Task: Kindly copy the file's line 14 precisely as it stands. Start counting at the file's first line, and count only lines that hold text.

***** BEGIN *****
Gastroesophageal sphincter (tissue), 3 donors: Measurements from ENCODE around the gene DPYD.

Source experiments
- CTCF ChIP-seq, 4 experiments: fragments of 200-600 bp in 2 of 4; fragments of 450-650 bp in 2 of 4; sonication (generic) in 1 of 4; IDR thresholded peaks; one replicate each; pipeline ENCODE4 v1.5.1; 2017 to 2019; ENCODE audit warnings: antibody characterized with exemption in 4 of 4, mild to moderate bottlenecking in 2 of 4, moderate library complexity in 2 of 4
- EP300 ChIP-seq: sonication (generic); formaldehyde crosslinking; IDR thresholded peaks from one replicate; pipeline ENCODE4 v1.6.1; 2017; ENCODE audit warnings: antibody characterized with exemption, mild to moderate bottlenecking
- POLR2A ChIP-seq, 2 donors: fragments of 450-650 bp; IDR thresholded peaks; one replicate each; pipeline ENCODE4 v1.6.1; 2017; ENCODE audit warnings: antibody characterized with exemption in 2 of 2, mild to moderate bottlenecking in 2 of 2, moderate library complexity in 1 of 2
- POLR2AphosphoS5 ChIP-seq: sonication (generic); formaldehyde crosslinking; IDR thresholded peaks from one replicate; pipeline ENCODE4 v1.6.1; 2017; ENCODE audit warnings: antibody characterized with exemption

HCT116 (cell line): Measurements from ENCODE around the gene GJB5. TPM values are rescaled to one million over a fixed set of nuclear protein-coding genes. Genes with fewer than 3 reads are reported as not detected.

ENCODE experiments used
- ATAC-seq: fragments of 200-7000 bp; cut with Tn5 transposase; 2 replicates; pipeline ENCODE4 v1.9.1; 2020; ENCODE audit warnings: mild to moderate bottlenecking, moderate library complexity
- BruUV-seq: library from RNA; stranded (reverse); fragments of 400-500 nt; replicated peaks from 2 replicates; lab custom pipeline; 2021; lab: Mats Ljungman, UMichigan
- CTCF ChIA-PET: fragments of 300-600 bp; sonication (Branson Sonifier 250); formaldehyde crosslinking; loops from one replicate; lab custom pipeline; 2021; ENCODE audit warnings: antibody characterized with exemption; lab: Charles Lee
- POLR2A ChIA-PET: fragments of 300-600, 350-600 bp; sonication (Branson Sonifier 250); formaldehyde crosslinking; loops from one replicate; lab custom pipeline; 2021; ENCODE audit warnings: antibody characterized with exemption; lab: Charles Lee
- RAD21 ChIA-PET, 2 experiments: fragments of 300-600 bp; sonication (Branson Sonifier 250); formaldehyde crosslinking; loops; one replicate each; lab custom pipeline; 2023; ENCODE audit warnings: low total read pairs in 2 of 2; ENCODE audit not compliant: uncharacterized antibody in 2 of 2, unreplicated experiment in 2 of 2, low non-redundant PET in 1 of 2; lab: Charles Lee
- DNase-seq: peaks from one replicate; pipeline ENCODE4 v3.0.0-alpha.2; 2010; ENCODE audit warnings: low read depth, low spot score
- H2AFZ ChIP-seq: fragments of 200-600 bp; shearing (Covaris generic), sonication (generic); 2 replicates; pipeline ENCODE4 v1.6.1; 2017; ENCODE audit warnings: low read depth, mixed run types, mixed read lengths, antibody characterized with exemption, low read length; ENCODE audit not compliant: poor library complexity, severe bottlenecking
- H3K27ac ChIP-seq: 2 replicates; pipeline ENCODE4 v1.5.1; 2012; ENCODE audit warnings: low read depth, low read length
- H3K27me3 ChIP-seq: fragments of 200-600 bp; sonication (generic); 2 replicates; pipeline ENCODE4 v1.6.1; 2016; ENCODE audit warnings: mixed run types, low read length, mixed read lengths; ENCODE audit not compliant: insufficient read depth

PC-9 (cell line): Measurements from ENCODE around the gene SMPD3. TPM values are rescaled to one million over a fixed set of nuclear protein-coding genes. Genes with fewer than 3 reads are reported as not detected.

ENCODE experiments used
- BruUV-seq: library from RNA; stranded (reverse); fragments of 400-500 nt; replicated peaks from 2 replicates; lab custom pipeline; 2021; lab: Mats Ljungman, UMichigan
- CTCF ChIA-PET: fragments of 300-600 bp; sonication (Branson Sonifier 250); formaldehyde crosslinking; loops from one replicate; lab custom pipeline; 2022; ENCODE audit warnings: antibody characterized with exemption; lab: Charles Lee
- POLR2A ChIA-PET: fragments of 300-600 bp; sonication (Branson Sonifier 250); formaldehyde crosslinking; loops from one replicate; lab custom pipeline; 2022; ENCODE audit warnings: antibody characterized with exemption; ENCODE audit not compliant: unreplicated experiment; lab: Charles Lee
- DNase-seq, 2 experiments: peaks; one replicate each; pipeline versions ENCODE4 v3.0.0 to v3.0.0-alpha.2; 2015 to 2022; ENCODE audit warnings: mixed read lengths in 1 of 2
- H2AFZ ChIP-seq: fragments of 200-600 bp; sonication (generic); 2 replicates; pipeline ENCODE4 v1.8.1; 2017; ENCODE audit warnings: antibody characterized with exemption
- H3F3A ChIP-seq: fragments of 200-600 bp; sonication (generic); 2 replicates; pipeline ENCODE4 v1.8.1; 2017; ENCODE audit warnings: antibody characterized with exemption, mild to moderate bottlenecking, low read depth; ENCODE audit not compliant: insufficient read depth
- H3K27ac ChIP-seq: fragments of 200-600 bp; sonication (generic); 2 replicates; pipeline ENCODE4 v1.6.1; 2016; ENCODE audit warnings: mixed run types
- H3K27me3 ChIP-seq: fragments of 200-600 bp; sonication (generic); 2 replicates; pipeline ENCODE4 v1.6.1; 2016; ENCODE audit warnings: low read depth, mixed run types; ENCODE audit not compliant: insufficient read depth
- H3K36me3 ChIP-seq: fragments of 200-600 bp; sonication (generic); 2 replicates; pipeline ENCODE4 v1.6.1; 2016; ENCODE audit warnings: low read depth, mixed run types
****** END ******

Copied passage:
- DNase-seq: peaks from one replicate; pipeline ENCODE4 v3.0.0-alpha.2; 2010; ENCODE audit warnings: low read depth, low spot score